…towering above its neighbours in so many views of London, the Shard is even more striking in its place by the Thames. For though hidden at times as the river curves sensuously through the city, it suddenly comes into sight and takes over its surroundings. Now a familiar part of the London landscape, its ever-changing reflections of London’s skies and clouds in its glass panels turn it into a dazzling ornament.
Yet, just as it’s visible from miles around, if you go up to The View on The Shard platforms, you can look out over London for up to forty miles in any direction. But before looking at the horizon, the first marvel is being able to look down at a model world beneath your feet including miniatures of the Tower of London; Tower Bridge; HMS Belfast; St. Paul’s Cathedral; the South Eastern railway lines and trains; and of course, the Thames.
There are unparalleled views along the river looking east towards Canary Wharf, the Thames Barrier and just beyond, into Essex and Kent.
To the west you can see several of central London’s bridge crossings, Westminster, Pimlico, Chelsea, Battersea; the Lott’s Road power station; Fulham, and as far out as Surrey.
Believe it or not, after a short conversation on the concept, the basic elements of the Shard were simply sketched out on the back of a menu by architect Renzo Piano during a lunch with developer Irvine Sellar. Renzo had been immediately attracted to the site by the Thames, and to the idea of building by railway lines with their constant movement, energy, and links to elsewhere.
In just a few moments he came up with a rough design that closely resembled the Shard as it is today. Sellar promised that if Renzo would put his signature to the design and sign up to the project, he would actually go ahead and build the Shard. He kept his promise but it was not a smooth ride as planning approval took a long time and funds dried up during the crash of 2008. However, the State of Qatar came to the rescue with substantial financial backing and, after dangerous and demanding work in sometimes very difficult conditions, the Shard was finally completed and opened by the Prime Minister of Qatar in 2012.
London’s skyline and the buildings that border the Thames have changed so much in the last few years not always for the better, and in many cases generations who grew up here, all with memories of their lives and experiences linked to the landscape, have been moved away, or lost their points of reference. There have been good restorations and conversions such as Sea Containers House, St. Katharine’s Dock, and Butler’s Wharf but also some ugly, unimaginative blocks. Canary Wharf and the City have distinctive and interesting buildings, some of them more attractive than others and I particularly like the Gherkin. However, when it comes to elegance and height, the sharp, edgy Shard really does take pride of place.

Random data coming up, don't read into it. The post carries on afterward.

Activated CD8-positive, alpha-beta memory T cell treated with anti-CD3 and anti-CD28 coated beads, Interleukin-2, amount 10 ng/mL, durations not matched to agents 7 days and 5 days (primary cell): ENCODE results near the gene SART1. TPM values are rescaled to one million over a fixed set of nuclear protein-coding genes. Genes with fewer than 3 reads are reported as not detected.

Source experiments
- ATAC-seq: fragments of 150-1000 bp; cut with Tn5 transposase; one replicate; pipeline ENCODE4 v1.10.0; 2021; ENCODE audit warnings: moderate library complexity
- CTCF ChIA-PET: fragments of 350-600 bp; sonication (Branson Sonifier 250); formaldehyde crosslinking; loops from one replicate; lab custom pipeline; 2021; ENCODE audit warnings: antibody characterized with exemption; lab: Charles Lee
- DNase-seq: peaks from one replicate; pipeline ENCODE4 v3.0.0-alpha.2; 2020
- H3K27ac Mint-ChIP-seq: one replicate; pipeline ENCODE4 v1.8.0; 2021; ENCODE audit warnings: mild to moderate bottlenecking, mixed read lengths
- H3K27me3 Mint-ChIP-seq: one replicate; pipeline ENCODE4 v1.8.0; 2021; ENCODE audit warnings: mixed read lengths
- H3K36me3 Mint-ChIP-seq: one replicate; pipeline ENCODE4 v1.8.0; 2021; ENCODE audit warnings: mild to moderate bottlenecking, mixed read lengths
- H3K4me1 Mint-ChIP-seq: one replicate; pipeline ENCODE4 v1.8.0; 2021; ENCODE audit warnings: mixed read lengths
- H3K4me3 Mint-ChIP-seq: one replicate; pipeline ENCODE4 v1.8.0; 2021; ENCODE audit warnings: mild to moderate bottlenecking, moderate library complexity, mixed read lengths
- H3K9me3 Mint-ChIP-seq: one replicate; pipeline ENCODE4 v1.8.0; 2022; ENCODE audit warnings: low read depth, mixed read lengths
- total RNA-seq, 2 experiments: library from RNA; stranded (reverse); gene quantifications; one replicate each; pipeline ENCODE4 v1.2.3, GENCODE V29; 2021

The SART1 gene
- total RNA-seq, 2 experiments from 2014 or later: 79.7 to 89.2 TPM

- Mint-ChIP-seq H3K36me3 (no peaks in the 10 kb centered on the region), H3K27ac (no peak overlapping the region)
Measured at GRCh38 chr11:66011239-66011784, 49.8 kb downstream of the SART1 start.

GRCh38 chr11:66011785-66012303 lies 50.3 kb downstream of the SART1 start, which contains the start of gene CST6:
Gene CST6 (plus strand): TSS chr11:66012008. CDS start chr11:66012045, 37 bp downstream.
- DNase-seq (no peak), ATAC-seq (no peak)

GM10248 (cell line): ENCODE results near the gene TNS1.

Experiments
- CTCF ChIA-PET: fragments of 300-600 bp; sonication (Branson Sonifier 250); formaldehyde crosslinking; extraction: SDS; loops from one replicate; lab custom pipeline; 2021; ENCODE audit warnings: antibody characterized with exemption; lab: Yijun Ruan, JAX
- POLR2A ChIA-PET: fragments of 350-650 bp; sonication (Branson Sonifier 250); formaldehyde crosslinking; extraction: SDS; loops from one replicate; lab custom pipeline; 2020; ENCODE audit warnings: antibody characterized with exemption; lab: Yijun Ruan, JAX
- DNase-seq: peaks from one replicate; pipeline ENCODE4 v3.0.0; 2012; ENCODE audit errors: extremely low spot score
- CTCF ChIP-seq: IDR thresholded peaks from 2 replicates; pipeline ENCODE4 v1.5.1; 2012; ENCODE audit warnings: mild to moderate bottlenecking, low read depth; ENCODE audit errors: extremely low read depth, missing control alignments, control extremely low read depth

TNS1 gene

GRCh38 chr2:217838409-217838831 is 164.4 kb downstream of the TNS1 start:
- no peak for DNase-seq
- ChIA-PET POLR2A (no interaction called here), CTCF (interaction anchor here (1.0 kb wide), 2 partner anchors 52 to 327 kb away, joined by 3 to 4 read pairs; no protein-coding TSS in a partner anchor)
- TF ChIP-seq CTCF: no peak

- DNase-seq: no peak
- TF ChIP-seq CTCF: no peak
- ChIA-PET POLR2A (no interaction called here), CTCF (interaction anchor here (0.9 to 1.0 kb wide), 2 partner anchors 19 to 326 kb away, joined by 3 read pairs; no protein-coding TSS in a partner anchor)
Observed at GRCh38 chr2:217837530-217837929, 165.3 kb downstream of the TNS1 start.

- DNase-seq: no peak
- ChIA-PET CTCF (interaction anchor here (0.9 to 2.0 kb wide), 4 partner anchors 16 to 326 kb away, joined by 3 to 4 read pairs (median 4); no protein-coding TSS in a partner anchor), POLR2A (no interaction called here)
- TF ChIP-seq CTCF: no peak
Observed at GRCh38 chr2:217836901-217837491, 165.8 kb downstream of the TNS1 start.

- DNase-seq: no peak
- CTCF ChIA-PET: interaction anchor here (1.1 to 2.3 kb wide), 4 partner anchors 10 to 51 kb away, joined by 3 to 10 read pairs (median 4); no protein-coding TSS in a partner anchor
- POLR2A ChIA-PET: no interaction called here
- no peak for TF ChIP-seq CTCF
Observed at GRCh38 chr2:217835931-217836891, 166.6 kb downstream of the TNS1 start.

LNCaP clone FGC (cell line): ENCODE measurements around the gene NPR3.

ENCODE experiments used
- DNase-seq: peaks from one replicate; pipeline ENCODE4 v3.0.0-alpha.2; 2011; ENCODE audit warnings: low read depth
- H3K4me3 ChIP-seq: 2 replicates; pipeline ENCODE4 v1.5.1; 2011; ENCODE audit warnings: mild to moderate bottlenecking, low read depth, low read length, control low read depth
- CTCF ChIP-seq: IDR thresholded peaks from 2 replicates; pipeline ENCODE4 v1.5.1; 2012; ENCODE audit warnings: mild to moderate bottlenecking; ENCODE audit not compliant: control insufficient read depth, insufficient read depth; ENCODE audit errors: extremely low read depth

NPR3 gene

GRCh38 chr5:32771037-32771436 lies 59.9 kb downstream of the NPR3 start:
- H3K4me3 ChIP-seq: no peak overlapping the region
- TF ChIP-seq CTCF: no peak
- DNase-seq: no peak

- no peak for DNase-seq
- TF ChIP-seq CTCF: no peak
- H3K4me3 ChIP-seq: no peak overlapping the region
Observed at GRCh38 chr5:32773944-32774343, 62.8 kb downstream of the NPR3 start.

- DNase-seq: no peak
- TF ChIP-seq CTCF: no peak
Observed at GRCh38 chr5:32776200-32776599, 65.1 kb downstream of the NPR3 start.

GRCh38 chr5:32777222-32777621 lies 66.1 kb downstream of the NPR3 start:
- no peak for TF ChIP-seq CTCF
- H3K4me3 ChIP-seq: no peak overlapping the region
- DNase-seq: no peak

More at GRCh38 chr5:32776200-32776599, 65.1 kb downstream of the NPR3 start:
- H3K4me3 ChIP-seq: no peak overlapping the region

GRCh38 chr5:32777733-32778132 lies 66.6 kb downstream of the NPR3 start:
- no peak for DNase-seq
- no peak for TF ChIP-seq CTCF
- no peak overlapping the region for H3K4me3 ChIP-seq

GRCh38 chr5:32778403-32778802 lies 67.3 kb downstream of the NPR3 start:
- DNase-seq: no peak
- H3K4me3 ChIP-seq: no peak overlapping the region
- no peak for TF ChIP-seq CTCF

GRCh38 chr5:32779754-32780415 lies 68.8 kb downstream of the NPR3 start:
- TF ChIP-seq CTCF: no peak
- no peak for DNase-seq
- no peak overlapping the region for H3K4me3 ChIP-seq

For further information on access and prices: https://www.the-shard.com/about
Helm at Tower RNLI Lifeboat Station and Casualty Care Trainer for the Thames
The tide was flowing fast upstream as I made my way down a ramp to the Tower RNLI Station on Victoria Embankment to meet Chris Walker. Kindly welcoming me during a break in his shift he led me to a table in the crew’s kitchen where the duty crew can cook something to eat and socialise but still be ready to launch within ninety seconds of a call.
Chris engages with social media, giving a particular insight into the work of Tower RNLI and his part in it, often signing off a tweet with a virtual #TimeForACuppa. But this time he begins with a real one for us both. We feel the movement of the river with an occasional surge, sway or knocking sound caused by the wash of a passing boat as the station is built on a floating pier.
He tells me about the RNLI’s relationship with the river, explaining: “We have to pass a Local Knowledge Endorsement, an intricate test run by the Port of London Authority for all commercial river users. You get a real grilling but it’s vital to know the river intimately by studying the behaviour of the tides in open water, beneath the bridges, round the cofferdams and piers. Cofferdams are particularly challenging because the flow around them changes all the time.”
The crews learn to be wary of difficulties such as the turbulent water “bottlenecking” at the Blackfriars Bridges and a standing wave that appears on an ebbing tide caused by a shoal at London Bridge. Speed limits and the often shifting position of beaches and sandbanks have to be thoroughly learnt. And, as if to underline the point, Chris produces a comprehensive, six page, hand drawn revision map marking all the bridges, piers, Thames Tideway construction sites, moorings, boating bases, fuel barges and points of interest. Familiarity with these means that crews can react more swiftly and safely in an emergency.